Donnelly wins seat over Walorski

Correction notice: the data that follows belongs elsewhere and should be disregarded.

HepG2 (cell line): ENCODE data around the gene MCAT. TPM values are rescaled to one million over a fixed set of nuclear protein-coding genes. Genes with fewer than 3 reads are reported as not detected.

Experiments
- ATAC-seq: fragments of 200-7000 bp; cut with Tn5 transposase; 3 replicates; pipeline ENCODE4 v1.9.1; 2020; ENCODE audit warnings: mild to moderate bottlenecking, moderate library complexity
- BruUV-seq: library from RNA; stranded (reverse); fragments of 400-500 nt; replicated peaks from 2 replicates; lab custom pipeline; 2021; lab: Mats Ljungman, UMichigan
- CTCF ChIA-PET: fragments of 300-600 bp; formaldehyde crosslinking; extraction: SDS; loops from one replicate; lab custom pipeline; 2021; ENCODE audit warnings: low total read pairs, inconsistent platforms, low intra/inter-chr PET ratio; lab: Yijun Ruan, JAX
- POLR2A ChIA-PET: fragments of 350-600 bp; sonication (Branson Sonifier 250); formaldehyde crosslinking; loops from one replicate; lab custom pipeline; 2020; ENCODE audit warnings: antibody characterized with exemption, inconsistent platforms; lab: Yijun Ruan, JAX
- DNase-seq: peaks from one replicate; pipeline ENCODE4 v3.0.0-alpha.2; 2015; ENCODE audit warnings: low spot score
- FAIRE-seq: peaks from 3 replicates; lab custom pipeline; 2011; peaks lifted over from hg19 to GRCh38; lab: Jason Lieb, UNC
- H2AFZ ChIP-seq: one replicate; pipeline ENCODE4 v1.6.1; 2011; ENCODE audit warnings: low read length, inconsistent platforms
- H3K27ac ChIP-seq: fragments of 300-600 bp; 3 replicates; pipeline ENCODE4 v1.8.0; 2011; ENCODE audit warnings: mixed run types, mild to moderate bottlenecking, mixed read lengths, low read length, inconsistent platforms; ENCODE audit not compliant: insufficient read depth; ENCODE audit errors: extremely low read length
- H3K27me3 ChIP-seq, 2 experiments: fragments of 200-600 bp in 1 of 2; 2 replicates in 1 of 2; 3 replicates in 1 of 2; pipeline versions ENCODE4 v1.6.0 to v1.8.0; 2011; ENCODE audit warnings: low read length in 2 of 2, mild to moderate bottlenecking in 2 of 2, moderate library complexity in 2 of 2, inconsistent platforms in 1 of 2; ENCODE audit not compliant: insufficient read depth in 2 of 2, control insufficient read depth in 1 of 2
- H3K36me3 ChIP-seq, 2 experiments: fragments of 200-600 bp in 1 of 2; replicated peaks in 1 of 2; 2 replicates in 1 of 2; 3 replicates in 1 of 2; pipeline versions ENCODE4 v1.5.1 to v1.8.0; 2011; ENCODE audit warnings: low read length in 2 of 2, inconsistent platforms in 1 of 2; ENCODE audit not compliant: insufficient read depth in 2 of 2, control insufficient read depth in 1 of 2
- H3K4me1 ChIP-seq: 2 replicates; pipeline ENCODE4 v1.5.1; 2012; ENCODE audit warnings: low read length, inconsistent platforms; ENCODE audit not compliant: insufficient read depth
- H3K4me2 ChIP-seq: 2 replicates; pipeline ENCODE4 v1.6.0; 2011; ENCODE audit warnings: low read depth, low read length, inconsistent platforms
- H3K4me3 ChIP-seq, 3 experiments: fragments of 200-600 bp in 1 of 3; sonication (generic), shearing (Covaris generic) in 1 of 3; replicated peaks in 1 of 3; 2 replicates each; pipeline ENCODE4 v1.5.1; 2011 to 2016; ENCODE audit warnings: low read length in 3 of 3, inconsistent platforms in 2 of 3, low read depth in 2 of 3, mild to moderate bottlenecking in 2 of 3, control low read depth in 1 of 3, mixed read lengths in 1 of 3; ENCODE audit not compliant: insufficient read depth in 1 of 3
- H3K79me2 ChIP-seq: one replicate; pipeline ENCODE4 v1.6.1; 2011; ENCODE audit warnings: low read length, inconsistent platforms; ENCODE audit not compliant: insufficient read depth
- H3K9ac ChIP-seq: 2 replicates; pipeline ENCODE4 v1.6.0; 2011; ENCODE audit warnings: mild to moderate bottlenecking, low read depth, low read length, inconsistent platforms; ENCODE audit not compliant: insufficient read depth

first_imgU.S. Rep. Joe Donnelly, a Democrat, retained his seat in Indiana’s 2nd Congressional District Tuesday, narrowly defeating Republican Jackie Walorski in one of the country’s key congressional races. Donnelly won 48.2 percent of the vote, while Walorski had 46.8 percent. In a statement released to the South Bend Tribune, Donnelly thanked Northern Indiana voters for their support and reiterated his focus on improving the job market in his district. “What’s at the forefront of all of our minds is the economy, and I won’t stop until every Hoosier who wants a job, has a job,” he said. Adjunct professor of American Studies and South Bend Tribune columnist Jack Colwell said with Indiana polls being among the first to close nationally, the early results of this particular race would set the tone for the 2010 Midterm elections. He noted an article in Tuesday’s edition of The New York Times, which listed the race as one to watch. “Everyone knows there will be a big Republican tide,” he said. “It’s a bellwether race that everyone will be watching.” Eileen Flanagan, president of Notre Dame College Democrats, said she is extremely pleased with what the victory represents, not only for Indiana’s 2nd Congressional District, but also for the nation as a whole. “We’re absolutely thrilled,” she said. “It’s really taken over the national narrative because he is a moderate Democrat running against a very conservative opponent.” Flanagan said the club was especially pleased with the results because of all the hard work they put in to aiding the reelection of Donnelly. “It validates us as a club because we knocked on hundreds of doors and made thousands of calls,” she said. President of Notre Dame College Republicans Josh Varanelli said Walorski’s loss was not a shock for the club. Colwell said Republicans had targeted this race as one to make a statement, as indicated by the amount of money spent by independent groups on negative advertisements directed at Donnelly. “They [had] picked this race as a target,” he said. “He raised more than Walorski, but she had more money from independent groups.” Varanelli said despite the local congressional loss, on a national scale his club is extremely excited with the Republican results, which indicate that the party will gain a majority in the House of Representatives. “It was a relief to take the House,” he said. “As of now our expectations have been fulfilled. We’re just waiting to see what else falls in our lap.” Flanagan said the disappointment of losing the House is coupled with the political challenges this change will present. “We’re obviously disappointed we lost the House but we did what we could,” she said. “I think the Democrats will have to re-evaluate their priorities because in order to get legislation passed, they must compromise.” Varanelli said while legislative change may not be swift, what is important is the statement Americans have made with their voting choices this election. “It’s not like we’re going to see instantaneous change,” he said. “I think Americans have spoken, and Democrats will not take voters for granted as they have. This proves the lack of substance behind some of the promises of 2008.” Flanagan said now that Election Day is over, her group can appreciate all the hard work they put into the campaign. She said such efforts have defied the notion that young Americans are unconcerned with the election process. “People really stigmatize young people as being apathetic, but our club defied these stereotypes,” Flanagan said. “We really care about the community and the Democratic party.” Once the lame-duck period ends and the newly-elected officials take office in January, Colwell said Republicans and Democrats would be even more confrontational than they were during the 2010 campaign season. He said this is due to the fact that a Republican House will be squaring off n President Barack Obama. “The initial thing will be that it will be more divisive, more partisan than it has been,” Colwell said. “The switch of the House to Republican will be a stalemate.”center_img “We’re not terribly surprised. Joe Donnelly has been an incumbent for a while,” he said “We didn’t expect her to pull this off, but she definitely came quite close, closer than we expected.”last_img read more